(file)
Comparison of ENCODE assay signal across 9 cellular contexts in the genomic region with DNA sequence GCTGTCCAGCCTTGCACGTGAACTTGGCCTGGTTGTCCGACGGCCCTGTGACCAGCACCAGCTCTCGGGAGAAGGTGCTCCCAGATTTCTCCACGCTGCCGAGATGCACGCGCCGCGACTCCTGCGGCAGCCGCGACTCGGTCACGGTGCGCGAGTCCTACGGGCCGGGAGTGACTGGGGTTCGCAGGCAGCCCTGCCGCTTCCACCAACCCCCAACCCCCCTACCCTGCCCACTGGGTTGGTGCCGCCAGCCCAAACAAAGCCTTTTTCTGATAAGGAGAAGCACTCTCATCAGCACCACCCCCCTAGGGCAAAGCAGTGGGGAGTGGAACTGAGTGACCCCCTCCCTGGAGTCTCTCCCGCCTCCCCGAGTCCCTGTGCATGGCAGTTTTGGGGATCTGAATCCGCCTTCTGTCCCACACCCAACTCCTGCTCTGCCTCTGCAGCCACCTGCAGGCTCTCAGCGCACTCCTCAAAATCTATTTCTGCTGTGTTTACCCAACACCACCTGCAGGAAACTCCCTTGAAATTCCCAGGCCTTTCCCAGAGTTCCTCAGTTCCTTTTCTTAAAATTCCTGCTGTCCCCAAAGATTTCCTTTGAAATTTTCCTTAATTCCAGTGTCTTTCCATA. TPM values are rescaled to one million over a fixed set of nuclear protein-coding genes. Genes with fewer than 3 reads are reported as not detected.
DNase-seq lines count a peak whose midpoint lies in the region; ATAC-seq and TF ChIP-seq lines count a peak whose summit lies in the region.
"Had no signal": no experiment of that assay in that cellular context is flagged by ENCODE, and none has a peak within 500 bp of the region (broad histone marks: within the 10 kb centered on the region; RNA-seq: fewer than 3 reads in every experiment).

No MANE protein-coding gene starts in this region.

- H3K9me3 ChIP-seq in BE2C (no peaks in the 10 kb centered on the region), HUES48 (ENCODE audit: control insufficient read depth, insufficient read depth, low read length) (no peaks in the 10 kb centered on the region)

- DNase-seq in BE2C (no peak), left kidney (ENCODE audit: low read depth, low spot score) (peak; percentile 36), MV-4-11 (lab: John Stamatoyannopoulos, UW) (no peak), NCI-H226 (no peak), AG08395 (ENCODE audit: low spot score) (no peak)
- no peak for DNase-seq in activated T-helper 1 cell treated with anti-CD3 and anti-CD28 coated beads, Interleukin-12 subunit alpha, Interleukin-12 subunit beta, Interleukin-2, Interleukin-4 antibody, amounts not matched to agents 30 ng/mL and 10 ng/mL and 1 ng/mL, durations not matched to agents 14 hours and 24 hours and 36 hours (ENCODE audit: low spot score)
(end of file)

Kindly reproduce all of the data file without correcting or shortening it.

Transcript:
Comparison of ENCODE assay signal across 9 cellular contexts in the genomic region with DNA sequence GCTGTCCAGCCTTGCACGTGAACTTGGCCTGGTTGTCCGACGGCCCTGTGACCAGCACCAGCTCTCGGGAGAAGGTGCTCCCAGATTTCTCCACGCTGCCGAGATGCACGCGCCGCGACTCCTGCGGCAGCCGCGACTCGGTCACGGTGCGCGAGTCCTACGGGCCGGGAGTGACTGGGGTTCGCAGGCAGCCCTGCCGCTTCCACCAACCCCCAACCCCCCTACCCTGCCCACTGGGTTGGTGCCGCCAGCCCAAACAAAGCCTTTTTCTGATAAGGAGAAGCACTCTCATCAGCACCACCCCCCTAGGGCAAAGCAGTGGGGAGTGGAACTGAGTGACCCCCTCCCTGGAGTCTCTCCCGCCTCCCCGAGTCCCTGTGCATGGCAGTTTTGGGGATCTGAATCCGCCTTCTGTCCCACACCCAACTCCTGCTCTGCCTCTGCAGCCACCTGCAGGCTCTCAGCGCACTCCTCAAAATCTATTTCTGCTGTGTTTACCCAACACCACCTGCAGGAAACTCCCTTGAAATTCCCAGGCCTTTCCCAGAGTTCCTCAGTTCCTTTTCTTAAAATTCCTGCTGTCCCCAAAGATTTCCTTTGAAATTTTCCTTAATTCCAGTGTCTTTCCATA. TPM values are rescaled to one million over a fixed set of nuclear protein-coding genes. Genes with fewer than 3 reads are reported as not detected.
DNase-seq lines count a peak whose midpoint lies in the region; ATAC-seq and TF ChIP-seq lines count a peak whose summit lies in the region.
"Had no signal": no experiment of that assay in that cellular context is flagged by ENCODE, and none has a peak within 500 bp of the region (broad histone marks: within the 10 kb centered on the region; RNA-seq: fewer than 3 reads in every experiment).

No MANE protein-coding gene starts in this region.

- H3K9me3 ChIP-seq in BE2C (no peaks in the 10 kb centered on the region), HUES48 (ENCODE audit: control insufficient read depth, insufficient read depth, low read length) (no peaks in the 10 kb centered on the region)

- DNase-seq in BE2C (no peak), left kidney (ENCODE audit: low read depth, low spot score) (peak; percentile 36), MV-4-11 (lab: John Stamatoyannopoulos, UW) (no peak), NCI-H226 (no peak), AG08395 (ENCODE audit: low spot score) (no peak)
- no peak for DNase-seq in activated T-helper 1 cell treated with anti-CD3 and anti-CD28 coated beads, Interleukin-12 subunit alpha, Interleukin-12 subunit beta, Interleukin-2, Interleukin-4 antibody, amounts not matched to agents 30 ng/mL and 10 ng/mL and 1 ng/mL, durations not matched to agents 14 hours and 24 hours and 36 hours (ENCODE audit: low spot score)